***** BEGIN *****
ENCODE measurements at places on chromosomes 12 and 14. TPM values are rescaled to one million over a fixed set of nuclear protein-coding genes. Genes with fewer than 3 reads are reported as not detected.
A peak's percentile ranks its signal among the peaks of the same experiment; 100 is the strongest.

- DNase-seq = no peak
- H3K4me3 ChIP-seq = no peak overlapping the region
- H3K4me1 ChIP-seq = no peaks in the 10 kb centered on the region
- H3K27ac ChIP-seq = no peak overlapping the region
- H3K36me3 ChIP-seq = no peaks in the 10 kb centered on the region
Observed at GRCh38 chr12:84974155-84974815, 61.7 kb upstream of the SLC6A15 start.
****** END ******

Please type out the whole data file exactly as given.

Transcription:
ENCODE measurements at places on chromosomes 12 and 14. TPM values are rescaled to one million over a fixed set of nuclear protein-coding genes. Genes with fewer than 3 reads are reported as not detected.
A peak's percentile ranks its signal among the peaks of the same experiment; 100 is the strongest.

- DNase-seq = no peak
- H3K4me3 ChIP-seq = no peak overlapping the region
- H3K4me1 ChIP-seq = no peaks in the 10 kb centered on the region
- H3K27ac ChIP-seq = no peak overlapping the region
- H3K36me3 ChIP-seq = no peaks in the 10 kb centered on the region
Observed at GRCh38 chr12:84974155-84974815, 61.7 kb upstream of the SLC6A15 start.